In the 26 weeks to the end of January, the firm opened five new pubs taking its total to 865, with plans for a further 30 in due course. Like for like sales were up 6.9% and earnings per share rose 3% to 20.8p.
But rising costs resulted in lower profits despite the strong showing on sales, and Martin once again bemoaned the enormous tax and VAT burden placed on the pub trade. Given that Wetherspoon’s coughed up more than £273.5m in taxes for the period he may have a point. That’s an awful lot of Vodka And Tonic.
Martin has been campaigning for years for VAT to be levied on pubs at the same rate as it is on supermarkets. Pubs are increasingly reliant on food sales, on which they pay VAT at 20%. Supermarket food sales on the other hand, attract no VAT.
That amounts to a competitive disadvantage he reckons, and he wants to see no VAT on pub food sales either. Although we can sympathise with his cause here at MT, it seems that the chances of winning such a concession from our increasingly cash-strapped and debt-laden government are about as good as finding a jukebox in a Wetherspoons pub.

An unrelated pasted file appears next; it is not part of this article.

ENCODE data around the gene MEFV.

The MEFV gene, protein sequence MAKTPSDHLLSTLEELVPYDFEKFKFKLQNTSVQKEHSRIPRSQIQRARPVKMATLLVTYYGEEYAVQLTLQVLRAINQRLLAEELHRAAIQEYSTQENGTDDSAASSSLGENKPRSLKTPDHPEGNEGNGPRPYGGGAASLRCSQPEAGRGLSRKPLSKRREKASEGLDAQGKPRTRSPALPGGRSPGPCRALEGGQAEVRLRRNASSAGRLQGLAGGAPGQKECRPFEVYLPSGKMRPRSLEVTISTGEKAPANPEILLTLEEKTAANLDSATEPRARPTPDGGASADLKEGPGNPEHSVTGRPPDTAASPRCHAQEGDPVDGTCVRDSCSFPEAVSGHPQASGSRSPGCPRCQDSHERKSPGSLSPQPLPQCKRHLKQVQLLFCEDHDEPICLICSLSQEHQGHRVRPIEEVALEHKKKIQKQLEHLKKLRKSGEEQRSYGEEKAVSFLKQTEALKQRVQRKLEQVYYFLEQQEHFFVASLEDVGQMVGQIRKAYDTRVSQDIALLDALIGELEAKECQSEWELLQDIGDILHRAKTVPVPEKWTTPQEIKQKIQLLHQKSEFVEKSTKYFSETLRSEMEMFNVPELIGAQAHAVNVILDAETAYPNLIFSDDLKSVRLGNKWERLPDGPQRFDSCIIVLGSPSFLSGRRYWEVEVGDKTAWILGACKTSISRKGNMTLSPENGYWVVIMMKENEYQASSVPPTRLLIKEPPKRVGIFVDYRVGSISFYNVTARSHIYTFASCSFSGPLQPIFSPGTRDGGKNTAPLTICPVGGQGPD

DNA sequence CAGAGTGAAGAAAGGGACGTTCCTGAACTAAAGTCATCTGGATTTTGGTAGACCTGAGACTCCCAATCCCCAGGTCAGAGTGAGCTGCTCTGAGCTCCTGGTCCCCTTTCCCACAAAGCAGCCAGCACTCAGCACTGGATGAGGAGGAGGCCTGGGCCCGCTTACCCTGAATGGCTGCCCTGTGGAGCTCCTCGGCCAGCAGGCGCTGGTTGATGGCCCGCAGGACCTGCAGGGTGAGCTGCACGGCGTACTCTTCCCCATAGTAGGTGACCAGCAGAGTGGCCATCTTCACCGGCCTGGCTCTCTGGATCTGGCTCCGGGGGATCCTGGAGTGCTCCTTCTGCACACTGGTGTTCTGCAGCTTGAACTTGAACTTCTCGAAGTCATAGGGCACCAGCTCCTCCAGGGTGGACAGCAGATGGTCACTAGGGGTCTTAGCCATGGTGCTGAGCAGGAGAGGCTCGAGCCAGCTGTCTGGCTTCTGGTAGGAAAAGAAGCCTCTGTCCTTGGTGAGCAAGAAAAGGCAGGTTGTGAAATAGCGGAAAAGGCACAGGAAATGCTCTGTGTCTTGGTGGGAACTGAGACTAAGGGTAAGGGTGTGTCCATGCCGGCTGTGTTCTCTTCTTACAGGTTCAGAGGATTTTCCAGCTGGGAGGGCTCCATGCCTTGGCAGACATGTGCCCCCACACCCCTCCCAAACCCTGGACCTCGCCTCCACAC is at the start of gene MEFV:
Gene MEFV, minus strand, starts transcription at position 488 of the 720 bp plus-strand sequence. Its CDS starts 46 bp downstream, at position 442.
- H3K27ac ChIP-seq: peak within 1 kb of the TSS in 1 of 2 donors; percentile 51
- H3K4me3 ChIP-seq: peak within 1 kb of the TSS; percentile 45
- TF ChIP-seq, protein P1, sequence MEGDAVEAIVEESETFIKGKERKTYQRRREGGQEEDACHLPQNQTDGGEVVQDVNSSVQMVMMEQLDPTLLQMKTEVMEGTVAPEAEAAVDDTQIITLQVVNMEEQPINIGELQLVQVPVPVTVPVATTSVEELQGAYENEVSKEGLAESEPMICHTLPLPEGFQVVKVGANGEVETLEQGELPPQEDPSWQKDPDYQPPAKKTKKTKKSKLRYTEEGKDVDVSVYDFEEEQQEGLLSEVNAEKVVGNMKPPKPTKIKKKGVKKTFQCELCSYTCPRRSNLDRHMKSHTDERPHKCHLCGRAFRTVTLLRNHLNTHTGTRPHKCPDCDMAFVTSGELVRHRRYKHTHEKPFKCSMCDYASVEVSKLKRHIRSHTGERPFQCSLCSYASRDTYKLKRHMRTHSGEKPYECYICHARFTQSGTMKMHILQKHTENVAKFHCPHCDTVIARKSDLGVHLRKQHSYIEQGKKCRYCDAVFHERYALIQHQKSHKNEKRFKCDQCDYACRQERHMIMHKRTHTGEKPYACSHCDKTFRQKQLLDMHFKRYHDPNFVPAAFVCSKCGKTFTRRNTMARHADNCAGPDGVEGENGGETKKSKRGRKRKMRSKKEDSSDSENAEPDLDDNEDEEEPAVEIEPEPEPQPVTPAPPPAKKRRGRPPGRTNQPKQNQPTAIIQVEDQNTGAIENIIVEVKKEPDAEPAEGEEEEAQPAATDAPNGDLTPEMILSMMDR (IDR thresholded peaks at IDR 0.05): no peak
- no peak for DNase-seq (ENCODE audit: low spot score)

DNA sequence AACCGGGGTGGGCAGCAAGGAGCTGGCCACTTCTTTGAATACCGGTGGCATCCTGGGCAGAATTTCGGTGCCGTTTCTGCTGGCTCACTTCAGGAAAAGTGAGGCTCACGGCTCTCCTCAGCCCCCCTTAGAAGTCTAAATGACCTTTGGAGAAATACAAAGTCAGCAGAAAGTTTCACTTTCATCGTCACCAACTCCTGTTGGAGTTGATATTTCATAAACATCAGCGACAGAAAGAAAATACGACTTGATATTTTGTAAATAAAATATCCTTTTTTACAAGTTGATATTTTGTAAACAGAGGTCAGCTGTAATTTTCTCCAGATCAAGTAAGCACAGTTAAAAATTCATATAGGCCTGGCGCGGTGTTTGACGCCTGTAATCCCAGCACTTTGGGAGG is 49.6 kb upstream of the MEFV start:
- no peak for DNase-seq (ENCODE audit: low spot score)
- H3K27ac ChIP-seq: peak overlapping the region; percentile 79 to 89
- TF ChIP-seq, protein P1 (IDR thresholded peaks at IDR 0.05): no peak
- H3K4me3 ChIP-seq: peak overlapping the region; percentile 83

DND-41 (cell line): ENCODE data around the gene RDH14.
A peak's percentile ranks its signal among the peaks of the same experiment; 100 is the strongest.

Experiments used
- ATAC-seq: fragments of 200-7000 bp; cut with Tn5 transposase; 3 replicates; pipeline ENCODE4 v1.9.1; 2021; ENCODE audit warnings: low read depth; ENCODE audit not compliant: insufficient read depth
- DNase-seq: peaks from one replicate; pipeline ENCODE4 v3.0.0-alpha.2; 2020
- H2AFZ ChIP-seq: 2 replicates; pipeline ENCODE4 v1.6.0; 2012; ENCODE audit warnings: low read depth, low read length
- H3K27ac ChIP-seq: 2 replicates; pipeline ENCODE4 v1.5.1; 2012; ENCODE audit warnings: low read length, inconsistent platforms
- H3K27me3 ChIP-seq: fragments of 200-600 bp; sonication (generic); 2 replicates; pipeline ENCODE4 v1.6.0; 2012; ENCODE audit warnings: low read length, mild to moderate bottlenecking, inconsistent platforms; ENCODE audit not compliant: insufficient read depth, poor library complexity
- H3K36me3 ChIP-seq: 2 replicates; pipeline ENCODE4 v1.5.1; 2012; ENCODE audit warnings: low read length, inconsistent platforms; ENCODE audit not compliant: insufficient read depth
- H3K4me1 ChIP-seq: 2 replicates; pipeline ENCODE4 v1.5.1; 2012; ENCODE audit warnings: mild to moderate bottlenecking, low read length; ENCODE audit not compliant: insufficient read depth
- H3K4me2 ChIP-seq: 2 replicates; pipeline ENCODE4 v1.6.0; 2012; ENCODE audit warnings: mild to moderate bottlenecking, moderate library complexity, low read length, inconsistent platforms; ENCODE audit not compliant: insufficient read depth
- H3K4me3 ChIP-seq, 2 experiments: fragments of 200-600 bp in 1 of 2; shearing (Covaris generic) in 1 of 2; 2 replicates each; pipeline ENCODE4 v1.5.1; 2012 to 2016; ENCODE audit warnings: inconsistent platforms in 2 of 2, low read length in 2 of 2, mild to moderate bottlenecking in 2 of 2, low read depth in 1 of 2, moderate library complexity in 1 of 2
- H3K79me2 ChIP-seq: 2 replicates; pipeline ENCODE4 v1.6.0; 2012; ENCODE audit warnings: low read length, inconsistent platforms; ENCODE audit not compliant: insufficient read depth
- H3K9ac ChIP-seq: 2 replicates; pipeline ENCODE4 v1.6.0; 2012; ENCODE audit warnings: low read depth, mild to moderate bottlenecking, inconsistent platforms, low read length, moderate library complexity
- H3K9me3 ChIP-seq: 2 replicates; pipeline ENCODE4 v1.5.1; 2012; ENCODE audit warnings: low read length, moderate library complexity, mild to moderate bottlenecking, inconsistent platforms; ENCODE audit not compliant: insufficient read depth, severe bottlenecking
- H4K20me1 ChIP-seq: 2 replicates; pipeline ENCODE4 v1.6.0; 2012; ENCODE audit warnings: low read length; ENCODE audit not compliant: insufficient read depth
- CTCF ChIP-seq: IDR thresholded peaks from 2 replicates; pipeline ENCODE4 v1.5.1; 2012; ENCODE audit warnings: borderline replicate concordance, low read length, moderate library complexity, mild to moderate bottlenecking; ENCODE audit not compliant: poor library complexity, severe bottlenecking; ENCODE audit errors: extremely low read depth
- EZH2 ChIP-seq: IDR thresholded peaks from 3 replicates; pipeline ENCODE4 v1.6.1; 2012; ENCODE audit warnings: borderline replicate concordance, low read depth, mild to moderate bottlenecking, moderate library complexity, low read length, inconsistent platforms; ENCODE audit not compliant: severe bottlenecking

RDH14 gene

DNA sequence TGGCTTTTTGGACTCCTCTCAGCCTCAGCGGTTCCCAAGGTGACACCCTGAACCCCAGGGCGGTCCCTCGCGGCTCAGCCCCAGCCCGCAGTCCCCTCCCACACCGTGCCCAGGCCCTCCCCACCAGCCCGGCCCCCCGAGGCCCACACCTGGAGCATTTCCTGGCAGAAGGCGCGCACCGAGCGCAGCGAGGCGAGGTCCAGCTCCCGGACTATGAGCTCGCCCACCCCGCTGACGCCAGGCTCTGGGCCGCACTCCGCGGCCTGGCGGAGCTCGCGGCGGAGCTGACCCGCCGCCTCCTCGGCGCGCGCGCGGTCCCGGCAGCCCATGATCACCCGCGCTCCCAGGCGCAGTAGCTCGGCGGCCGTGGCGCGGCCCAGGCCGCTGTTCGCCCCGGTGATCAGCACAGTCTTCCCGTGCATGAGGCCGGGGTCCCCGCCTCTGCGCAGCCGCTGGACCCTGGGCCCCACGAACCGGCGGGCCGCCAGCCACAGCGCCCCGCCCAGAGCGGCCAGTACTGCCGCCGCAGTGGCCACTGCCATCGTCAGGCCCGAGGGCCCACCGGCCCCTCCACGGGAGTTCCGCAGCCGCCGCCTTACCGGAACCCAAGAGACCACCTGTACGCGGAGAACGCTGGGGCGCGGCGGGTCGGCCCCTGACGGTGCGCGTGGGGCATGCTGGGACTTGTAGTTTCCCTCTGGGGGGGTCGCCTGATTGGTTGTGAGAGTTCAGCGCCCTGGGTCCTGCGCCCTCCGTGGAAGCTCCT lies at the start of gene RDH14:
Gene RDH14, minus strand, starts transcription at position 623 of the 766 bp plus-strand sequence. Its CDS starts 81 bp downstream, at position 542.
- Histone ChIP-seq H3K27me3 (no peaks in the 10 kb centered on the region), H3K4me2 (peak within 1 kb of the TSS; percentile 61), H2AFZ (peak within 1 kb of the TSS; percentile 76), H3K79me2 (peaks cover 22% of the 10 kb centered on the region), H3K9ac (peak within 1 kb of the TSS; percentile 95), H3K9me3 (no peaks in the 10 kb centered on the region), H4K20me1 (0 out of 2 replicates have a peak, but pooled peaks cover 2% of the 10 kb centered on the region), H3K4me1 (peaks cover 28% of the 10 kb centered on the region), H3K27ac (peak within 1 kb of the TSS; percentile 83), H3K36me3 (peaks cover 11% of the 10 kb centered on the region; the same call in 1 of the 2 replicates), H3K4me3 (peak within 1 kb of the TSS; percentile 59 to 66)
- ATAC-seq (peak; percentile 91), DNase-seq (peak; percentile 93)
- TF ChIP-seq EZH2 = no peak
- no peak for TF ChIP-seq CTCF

Coincidentally, lugubrious giant Martin has also come under attack recently, for the unlikely offence of his parents choice of forename. Author and professional splenetic Will Self penned a piece in the New Statesmen attacking Wetherspoon’s ‘shite-lite’ pubs and claiming that their - to his eyes manifold - failings were largely a result of the firm being run by a man called Tim.
‘There’s a prejudice against people called Tim’ Self wrote. ‘True, it’s not on a par with racism, sexism or homophobia but there’s little doubt that your life chances will be constrained should your otherwise risk-averse parents have had the temerity to Tim you.’
In which case, given that Martin is worth a cool £150m or so, you have to ask how much more (if any) he might be worth if he were called Will?